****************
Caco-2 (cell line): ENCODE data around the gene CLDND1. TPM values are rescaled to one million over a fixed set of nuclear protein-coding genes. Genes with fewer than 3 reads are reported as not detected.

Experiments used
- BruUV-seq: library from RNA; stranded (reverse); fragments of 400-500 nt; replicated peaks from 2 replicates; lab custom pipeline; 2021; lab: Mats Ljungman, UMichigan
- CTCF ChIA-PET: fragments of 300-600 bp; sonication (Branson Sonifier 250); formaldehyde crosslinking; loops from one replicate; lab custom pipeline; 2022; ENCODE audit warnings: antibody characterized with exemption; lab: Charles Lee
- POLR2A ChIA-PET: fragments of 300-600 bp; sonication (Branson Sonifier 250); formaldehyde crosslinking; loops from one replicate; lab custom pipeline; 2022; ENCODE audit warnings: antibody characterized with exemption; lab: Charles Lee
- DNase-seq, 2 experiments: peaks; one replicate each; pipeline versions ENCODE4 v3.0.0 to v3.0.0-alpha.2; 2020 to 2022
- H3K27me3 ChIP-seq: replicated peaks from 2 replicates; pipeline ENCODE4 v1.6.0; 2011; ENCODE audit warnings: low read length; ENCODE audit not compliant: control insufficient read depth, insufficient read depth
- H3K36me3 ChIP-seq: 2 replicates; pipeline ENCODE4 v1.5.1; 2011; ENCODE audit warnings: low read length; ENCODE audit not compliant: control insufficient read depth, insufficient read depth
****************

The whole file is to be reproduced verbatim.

Caco-2 (cell line): ENCODE data around the gene CLDND1. TPM values are rescaled to one million over a fixed set of nuclear protein-coding genes. Genes with fewer than 3 reads are reported as not detected.

Experiments used
- BruUV-seq: library from RNA; stranded (reverse); fragments of 400-500 nt; replicated peaks from 2 replicates; lab custom pipeline; 2021; lab: Mats Ljungman, UMichigan
- CTCF ChIA-PET: fragments of 300-600 bp; sonication (Branson Sonifier 250); formaldehyde crosslinking; loops from one replicate; lab custom pipeline; 2022; ENCODE audit warnings: antibody characterized with exemption; lab: Charles Lee
- POLR2A ChIA-PET: fragments of 300-600 bp; sonication (Branson Sonifier 250); formaldehyde crosslinking; loops from one replicate; lab custom pipeline; 2022; ENCODE audit warnings: antibody characterized with exemption; lab: Charles Lee
- DNase-seq, 2 experiments: peaks; one replicate each; pipeline versions ENCODE4 v3.0.0 to v3.0.0-alpha.2; 2020 to 2022
- H3K27me3 ChIP-seq: replicated peaks from 2 replicates; pipeline ENCODE4 v1.6.0; 2011; ENCODE audit warnings: low read length; ENCODE audit not compliant: control insufficient read depth, insufficient read depth
- H3K36me3 ChIP-seq: 2 replicates; pipeline ENCODE4 v1.5.1; 2011; ENCODE audit warnings: low read length; ENCODE audit not compliant: control insufficient read depth, insufficient read depth